The developer of RimWorld, Steam’s new hotness (and a Dwarf-Fortress-ish game with dashes of Firefly that I’m really digging; full impressions soon), was running a pretty cool deal for the game’s Early Access launch. Then fraudsters decided to get involved.
When RimWorld first released on Steam last week, developer Tynan Sylvester made a request: “If you want, buying it from our site is better for us,” he said. “This way, we get significantly more of the money, since Steam isn’t taking their cut. You can still immediately grab your Steam key and put the game on your Steam account.” To coincide with this, he also offered a system by which owners of earlier non-Steam versions of the game could get a free Steam key by simply typing in their purchase email.
So basically, more money for Ludeon Studios and shiny Steam keys for longtime supporters. Everybody wins. RimWorld is a massive undertaking, too. Ludeon deserves every penny they get.
Unfortunately, no good deed goes unpunished. The illicit Steam key aftermarket is a hell of a thing, and its grubby Jawa hordes will gladly strip easy marks for parts. Sylvester explained in a blog post over the weekend:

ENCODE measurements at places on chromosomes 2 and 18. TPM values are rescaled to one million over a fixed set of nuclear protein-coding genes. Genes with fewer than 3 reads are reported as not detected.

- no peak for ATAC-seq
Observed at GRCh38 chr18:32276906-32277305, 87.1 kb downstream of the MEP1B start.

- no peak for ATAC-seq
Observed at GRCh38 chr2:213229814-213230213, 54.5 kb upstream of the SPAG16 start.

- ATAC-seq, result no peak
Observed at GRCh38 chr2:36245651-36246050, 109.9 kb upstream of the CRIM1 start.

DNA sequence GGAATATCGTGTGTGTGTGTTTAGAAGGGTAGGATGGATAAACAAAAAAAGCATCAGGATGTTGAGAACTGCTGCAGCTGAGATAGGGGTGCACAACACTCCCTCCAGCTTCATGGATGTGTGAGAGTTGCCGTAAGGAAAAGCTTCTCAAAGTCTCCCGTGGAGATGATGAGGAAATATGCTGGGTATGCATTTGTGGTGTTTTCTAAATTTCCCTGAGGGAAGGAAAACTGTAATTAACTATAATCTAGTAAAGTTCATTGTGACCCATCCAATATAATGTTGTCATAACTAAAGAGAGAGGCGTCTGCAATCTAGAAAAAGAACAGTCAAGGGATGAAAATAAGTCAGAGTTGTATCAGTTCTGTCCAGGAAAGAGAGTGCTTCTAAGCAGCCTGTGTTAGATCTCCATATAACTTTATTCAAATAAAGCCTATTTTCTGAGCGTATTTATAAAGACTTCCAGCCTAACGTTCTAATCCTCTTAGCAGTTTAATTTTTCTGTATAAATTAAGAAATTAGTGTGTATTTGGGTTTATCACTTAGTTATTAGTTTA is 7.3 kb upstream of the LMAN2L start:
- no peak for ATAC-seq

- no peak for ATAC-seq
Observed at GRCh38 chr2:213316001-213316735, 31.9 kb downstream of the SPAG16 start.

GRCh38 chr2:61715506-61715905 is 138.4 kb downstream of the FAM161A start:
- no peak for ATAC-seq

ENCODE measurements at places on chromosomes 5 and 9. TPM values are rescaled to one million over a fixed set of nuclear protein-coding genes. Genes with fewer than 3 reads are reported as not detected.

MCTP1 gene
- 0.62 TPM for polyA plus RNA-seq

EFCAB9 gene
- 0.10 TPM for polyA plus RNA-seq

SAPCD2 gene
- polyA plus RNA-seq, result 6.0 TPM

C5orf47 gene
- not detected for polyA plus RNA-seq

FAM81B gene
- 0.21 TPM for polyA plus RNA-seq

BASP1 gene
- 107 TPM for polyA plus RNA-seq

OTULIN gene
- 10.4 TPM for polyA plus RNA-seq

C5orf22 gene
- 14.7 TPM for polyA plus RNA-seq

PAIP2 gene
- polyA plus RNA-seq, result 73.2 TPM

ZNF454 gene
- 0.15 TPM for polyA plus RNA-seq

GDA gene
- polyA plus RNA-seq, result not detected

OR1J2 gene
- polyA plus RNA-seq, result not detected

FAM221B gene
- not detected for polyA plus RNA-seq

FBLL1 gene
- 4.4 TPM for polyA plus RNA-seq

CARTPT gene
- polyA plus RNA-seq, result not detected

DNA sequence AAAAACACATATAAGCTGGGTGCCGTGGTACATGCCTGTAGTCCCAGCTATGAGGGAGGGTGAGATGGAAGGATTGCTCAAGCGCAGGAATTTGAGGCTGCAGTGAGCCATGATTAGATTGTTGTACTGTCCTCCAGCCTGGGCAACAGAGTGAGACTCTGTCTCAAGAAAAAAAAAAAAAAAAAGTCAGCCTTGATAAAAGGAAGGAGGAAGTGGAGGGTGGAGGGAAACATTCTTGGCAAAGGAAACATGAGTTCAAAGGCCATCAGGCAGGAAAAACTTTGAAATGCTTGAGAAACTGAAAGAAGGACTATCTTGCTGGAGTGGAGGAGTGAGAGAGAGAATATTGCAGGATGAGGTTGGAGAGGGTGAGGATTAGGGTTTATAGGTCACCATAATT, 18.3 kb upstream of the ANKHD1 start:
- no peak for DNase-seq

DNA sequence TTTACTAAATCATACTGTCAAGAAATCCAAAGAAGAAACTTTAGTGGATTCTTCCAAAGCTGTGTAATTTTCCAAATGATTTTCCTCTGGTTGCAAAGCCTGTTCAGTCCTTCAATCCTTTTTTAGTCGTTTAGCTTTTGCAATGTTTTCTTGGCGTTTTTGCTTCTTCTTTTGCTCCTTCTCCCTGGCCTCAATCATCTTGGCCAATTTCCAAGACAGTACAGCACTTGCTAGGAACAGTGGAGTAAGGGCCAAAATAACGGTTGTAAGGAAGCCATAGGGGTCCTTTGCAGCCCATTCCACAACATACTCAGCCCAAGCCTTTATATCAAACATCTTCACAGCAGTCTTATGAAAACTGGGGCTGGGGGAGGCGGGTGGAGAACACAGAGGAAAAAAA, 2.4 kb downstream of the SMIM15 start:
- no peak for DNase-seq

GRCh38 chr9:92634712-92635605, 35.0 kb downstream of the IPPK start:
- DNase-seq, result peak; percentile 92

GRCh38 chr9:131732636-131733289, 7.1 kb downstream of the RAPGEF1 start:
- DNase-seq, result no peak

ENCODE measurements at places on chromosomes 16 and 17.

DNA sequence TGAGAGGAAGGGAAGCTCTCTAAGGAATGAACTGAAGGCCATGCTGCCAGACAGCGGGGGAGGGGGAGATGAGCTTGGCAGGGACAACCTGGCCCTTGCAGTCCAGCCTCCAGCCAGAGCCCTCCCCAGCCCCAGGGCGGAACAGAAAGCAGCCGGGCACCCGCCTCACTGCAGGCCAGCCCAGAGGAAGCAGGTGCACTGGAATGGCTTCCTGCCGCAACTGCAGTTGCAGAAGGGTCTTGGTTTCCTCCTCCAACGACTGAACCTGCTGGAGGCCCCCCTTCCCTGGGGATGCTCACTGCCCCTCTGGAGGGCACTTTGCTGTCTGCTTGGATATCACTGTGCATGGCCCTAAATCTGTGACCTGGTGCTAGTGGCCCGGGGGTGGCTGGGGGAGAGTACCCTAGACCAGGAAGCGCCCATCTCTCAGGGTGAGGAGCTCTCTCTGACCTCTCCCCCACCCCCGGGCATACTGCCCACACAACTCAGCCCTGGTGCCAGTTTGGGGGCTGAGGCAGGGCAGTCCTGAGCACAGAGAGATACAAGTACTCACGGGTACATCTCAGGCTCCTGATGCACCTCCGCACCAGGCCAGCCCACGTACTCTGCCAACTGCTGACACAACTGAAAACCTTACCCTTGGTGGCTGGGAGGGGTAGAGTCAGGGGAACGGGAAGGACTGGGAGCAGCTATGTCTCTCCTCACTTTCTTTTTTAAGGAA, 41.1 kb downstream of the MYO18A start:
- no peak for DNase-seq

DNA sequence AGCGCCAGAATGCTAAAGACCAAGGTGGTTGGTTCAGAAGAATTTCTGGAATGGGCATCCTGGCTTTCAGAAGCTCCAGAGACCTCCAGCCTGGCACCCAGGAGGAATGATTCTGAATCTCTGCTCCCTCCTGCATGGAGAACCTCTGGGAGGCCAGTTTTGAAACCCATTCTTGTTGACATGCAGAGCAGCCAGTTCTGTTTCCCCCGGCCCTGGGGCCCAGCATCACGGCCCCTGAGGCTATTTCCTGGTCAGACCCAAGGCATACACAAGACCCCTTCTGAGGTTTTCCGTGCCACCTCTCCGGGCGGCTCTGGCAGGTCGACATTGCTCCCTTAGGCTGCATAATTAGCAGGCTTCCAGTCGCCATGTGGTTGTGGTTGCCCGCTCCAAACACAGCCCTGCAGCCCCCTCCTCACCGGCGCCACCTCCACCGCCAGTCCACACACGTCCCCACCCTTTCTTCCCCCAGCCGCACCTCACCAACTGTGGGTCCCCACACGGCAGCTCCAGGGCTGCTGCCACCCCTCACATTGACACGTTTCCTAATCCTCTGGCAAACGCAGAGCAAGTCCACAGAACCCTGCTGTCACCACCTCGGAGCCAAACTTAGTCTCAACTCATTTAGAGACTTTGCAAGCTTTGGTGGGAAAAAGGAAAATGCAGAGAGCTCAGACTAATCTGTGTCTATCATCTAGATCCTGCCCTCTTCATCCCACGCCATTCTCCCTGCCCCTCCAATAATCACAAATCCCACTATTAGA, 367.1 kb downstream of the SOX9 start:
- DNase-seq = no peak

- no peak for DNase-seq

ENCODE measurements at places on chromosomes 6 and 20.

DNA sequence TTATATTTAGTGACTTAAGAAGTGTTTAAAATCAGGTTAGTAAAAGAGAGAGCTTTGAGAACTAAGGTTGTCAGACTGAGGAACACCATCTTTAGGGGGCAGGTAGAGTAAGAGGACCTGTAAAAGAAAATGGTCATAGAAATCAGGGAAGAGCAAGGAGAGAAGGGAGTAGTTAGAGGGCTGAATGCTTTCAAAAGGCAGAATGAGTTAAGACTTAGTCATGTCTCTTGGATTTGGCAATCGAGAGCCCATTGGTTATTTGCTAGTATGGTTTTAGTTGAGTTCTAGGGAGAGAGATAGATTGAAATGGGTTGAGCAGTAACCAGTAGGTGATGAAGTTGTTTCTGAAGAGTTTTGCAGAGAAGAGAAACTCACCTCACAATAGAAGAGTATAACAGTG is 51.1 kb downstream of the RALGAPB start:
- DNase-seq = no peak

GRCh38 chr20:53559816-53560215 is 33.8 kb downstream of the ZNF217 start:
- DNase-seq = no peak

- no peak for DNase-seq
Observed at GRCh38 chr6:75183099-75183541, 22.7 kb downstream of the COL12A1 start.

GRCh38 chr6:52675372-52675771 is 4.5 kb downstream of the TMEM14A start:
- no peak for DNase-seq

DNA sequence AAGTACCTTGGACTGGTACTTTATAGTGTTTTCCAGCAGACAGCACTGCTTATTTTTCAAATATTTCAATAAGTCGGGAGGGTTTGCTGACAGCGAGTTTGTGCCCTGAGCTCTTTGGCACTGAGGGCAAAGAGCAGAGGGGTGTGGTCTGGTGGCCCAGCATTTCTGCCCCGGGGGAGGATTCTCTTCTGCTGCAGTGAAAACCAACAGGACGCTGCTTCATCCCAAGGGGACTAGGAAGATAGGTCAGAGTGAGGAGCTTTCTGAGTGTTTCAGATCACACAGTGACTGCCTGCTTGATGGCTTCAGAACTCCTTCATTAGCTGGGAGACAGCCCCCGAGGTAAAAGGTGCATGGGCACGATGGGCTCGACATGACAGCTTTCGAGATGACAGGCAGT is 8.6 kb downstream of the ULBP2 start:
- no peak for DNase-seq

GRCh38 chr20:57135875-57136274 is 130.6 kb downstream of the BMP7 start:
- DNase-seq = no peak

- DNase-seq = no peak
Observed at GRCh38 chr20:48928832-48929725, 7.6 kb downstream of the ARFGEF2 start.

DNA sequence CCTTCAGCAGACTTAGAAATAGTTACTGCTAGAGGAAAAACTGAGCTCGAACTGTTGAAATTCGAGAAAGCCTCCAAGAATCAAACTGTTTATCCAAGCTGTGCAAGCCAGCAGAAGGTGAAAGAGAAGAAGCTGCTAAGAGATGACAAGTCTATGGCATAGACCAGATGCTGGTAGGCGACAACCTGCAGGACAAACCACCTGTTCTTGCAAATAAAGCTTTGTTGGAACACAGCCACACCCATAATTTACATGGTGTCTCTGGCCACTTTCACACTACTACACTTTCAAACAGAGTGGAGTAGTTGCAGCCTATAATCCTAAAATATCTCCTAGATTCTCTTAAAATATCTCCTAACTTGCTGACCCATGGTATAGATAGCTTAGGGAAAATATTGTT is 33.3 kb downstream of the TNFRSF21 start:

“If you bought before today, you can still get a key. However, I’ve been forced to stop offering Steam keys for those who buy today and in the future. We’ve been getting hammered by fraudsters who are obviously more experienced at this than I. Shutting it down for now is the only way to avoid thousands of dollars in chargeback fees and lost sales. It’s time to take a breather, because I can’t fight this ‘live.'”
Keys that were used in nefarious schemes are being deactivated, so if you got the game anywhere other than Steam or Ludeon’s site, the devs are about to burn the land, boil the sea and take the sky from you.
The moral of the story? Probably don’t buy from sketchy-arse sites trying to take advantage of Steam’s open ecosystem. If it seems to good and cheap to be true, it likely is. On top of that, you’re feeding into a system that stiffs developers out of hard-earned money and, in the long run, makes things shittier for everybody, except for the shitty people who run scams to get these keys. So yeah, don’t do that!
Oh, and if you’re one of said fraudsters — especially if you use the laughably bad “I represent major website/YouTuber/streamer X” strategy — I would be pleased as punch if you’d just bend over and eat your whole arse. I’ll even give you a Steam key for your troubles!